Rev. B. B. Quillian

The Courant American Newspaper
Cartersville, Georgia
January 20, 1898 Page 1:
Transcribed and submitted by: 

Rev. B. B. Quillian.

A Pure, Useful and Honorable Life Ended. Paralysis Caused His Death.

Some Points About This Noble Old Man’s Life—Served His People in Many Ways.

A pang of sadness shot athwart many a breast when the tidings went from lip to lip that Rev. B. B. Quillian “Uncle Bethel,” as many knew him, was dead.

He has evinced a marvelous vitality up to three years ago, when he had a stroke of paralysis. He rallied from the attack and seemed to be almost himself again until recently he took sick again, and last Saturday night at 9 o’clock he breathed his last.

He was the depot agent and postmaster at Cass Station, and attended to his duties actively himself well up to the time he died.

Mr. Quillian would have been 84 years old if he had lived until May. He was born in Habersham county, but has lived in Gilmer, Pickens, Floyd and Bartow counties. He has been a local Methodist preacher for over sixty years and was a strong factor in the progress of the denomination in his section.

He was several times a member of the Georgia legislature, being both in the house and senate, and was the warm personal friend of Ben Hill, Alexander Stephens and Joseph E. Brown. He was for thirteen years superintendent of the Georgia Institution for the Deaf and Dumb at Cave Spring, and so great was the confidence of the higher state authorities in his integrity and honesty that no bond was ever required of him. This was never the case with any other superintendent.

For seventeen years and up to his death he has been depot agent, as he was also postmaster at Cass Station. Governor Brown voluntarily appointed him agent when he was president of the road, on the score of personal friendship as well as honesty and capability.

He was a relative of the numerous Quillians of the north Georgia Conference, and Rev. W. F. Quillian, his cousin, was called to officiate at his funeral Tuesday. He was married three times and his last wife survives him. He has eight children living. They are: Mrs. Slagle, of Ludville; Mrs. Wilson, of Texas; W. E. Quillian, of Atlanta; Mrs. D. K. Green, of Rome; C. M. Quillian, Miss Jennie Quillian, of Cass Station; A. S. Quillian, of Cartersville, and Capers G. Quillian, of Fort Worth, Tex.

Many of our older citizens remember the deceased in the pioneer days of north Georgia, and testify to his zeal and activity, earnestness and constancy in serving his church and his people, and the affairs of his church in the tier of counties lying northeastward from this all bear the stamp of his interest in and work for the cause of the Master.

He had many of the finest traits of character, never having sworn an oath, took a drink of whiskey or handled a dishonest dollar. He was a friend to the needy, a good counselor, a model of uprightness. He leaves as a heritage for those who survive him a name that is better far than would be riches or any of the material things of earth. Peace to his ashes.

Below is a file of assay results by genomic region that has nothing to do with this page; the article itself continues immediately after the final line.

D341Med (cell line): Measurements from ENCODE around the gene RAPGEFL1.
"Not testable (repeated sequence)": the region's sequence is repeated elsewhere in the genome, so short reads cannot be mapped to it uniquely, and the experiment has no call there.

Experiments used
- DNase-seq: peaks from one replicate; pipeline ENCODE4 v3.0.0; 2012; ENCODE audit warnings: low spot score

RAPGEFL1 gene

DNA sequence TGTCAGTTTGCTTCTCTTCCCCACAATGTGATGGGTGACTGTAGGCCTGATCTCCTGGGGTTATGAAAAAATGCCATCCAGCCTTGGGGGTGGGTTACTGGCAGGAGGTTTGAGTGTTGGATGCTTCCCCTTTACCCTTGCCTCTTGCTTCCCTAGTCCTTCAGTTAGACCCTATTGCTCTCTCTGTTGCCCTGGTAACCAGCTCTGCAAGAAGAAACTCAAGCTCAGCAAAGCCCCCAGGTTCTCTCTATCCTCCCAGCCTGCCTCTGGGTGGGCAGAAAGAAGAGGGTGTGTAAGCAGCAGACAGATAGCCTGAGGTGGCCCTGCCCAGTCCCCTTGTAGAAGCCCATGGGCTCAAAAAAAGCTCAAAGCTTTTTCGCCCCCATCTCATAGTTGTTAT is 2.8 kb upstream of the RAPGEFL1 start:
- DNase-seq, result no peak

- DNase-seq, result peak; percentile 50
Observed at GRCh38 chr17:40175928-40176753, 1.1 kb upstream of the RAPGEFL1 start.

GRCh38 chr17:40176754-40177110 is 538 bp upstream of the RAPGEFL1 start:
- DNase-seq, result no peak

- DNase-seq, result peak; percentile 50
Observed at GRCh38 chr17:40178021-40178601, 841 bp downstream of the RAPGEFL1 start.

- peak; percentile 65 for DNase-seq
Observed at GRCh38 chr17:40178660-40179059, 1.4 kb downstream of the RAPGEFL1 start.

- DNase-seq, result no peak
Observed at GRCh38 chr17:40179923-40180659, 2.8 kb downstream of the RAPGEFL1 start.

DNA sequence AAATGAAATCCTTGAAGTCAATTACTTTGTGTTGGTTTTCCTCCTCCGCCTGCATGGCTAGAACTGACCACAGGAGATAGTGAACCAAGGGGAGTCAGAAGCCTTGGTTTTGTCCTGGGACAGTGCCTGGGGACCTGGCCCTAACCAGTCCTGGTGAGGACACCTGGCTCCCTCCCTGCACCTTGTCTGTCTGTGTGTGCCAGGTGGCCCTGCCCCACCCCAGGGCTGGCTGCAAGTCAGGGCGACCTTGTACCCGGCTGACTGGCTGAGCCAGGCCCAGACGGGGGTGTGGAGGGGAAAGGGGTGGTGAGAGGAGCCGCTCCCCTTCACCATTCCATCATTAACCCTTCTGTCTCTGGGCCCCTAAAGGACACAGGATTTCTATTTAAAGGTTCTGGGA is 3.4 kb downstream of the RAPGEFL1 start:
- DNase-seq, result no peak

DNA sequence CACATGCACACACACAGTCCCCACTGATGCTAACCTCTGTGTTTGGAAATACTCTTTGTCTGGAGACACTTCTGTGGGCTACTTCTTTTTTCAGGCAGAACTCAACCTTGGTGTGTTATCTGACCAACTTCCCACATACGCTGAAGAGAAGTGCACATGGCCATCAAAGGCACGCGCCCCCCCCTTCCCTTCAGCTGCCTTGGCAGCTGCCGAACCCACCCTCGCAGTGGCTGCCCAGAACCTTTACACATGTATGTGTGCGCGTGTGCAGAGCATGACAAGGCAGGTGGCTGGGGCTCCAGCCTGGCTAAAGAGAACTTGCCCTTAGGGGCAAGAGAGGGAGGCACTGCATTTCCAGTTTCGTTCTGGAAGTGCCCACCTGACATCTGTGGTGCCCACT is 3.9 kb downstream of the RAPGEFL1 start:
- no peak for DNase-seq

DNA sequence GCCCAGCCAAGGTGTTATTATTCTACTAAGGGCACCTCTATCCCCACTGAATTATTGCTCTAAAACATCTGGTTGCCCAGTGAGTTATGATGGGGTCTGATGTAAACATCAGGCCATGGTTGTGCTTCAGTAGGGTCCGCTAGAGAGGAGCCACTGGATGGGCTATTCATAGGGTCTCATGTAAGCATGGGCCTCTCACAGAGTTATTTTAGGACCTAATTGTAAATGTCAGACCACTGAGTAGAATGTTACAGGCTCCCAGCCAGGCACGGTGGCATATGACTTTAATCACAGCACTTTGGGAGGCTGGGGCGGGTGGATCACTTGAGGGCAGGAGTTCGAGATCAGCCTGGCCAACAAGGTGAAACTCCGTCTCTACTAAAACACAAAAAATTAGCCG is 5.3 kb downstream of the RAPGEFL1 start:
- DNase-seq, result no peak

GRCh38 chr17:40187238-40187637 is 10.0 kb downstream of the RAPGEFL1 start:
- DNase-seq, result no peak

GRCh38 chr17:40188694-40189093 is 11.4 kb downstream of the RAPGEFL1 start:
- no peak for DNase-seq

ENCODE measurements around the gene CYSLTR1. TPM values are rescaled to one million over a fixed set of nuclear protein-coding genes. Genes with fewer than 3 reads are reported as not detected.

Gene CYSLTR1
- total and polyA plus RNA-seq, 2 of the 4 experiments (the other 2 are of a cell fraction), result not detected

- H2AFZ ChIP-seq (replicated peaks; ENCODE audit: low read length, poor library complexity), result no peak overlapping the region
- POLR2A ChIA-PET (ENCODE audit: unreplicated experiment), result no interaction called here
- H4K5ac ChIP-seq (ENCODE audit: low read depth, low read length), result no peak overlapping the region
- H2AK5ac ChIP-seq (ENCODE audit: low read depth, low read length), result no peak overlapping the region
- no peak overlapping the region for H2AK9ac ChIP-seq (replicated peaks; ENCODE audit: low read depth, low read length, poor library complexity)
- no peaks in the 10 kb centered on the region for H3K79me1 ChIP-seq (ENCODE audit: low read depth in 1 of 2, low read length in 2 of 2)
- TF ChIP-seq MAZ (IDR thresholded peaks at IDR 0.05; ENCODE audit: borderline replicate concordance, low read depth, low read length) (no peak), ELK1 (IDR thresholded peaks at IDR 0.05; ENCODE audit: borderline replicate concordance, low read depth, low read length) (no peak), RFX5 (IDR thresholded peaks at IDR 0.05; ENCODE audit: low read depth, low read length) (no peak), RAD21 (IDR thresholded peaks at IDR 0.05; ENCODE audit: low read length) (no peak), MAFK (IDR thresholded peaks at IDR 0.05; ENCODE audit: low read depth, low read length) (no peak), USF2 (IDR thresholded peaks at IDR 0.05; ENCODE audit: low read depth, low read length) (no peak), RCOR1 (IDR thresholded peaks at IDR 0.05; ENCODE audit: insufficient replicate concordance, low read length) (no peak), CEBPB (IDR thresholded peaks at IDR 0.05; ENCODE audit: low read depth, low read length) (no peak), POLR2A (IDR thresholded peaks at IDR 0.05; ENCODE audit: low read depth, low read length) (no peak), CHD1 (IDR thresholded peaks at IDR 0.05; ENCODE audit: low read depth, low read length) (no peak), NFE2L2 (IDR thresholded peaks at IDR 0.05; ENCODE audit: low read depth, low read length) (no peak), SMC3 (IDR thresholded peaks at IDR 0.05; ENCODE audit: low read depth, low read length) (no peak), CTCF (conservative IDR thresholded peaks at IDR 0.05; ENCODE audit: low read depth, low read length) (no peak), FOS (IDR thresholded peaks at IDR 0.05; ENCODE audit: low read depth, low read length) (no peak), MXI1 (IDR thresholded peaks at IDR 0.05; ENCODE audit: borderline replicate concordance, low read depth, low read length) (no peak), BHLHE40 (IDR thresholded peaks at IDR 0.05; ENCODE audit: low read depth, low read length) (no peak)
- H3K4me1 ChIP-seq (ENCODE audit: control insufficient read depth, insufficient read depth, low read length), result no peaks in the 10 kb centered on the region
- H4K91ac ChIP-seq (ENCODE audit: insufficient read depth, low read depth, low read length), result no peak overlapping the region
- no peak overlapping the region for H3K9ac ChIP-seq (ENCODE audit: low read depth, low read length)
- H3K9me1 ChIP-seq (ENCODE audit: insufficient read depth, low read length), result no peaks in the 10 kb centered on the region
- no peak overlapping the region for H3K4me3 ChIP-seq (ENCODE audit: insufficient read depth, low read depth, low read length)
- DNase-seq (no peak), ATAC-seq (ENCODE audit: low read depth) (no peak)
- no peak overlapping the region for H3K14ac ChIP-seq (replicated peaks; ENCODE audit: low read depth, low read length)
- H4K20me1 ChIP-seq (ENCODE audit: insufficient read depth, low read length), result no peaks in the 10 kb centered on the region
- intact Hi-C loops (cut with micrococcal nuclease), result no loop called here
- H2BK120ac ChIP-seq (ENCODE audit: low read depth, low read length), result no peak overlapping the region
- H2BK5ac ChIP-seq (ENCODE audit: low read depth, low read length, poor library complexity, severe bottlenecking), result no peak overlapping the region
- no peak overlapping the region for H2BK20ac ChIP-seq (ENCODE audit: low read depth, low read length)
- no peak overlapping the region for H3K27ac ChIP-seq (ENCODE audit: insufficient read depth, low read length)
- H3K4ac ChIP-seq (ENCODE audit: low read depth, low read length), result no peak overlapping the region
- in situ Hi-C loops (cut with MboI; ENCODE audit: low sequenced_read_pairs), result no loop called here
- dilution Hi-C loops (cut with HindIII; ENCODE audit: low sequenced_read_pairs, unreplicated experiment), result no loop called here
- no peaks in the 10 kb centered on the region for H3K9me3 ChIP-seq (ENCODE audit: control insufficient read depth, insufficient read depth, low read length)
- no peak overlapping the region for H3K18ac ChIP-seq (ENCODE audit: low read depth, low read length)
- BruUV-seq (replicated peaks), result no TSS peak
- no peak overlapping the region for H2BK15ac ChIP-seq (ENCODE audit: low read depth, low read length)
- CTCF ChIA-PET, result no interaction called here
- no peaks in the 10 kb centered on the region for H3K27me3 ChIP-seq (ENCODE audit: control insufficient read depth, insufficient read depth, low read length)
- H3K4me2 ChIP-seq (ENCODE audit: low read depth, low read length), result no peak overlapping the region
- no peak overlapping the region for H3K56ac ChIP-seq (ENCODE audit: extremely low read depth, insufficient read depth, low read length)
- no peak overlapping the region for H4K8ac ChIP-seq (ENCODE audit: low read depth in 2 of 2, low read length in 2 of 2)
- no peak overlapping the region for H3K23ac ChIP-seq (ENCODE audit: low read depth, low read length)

February 10, 1898

Page 8:

Noble and Useful.

A Sketch of the late Rev. B. B. Quillian.

By One Who Knew Him.

Filled the Several Stations in Which He Figured With Great Credit—His Usefulness.

[This is a very long article and includes a pen and ink drawing of Rev. Quillian, see death notice in January 20, 1898.]


“Bethel B. Quillian was born in Franklin county, on the 12th day of May, 1814. In his boyhood and youth he attended such schools as the county afforded at that time; these, however, could give him only a limited education, but possessing as he did, a naturally fine intellect, by study and close application he became a man of extensive information.

In the year 1833 Mr. Quillian moved with his father’s family to Gilmer county. This was about five years before the Indians were removed. Some dozen or more years ago, he wrote a history of the early settlement of Gilmer county, which was published in the Ellijay Courier. He gives the number of votes polled at the first election as fourteen, barely enough to fill the county offices. He was at the age of eighteen, appointed deputy-sheriff, and transacted all the business of the sheriff’s office during that term.

Mr. Quillian was first married in 1833, to Miss Sallie Ellington, daughter of Rev. William Ellington, of Ellijay, who died in 1864. His second marriage was in 1866 with Miss Vanzant, who lived less than two years after their marriage. He was married a third time in 1870 to Miss Lizzie Gaines, who still survives him. [Article continues with a sketch of his religious and political careers.]


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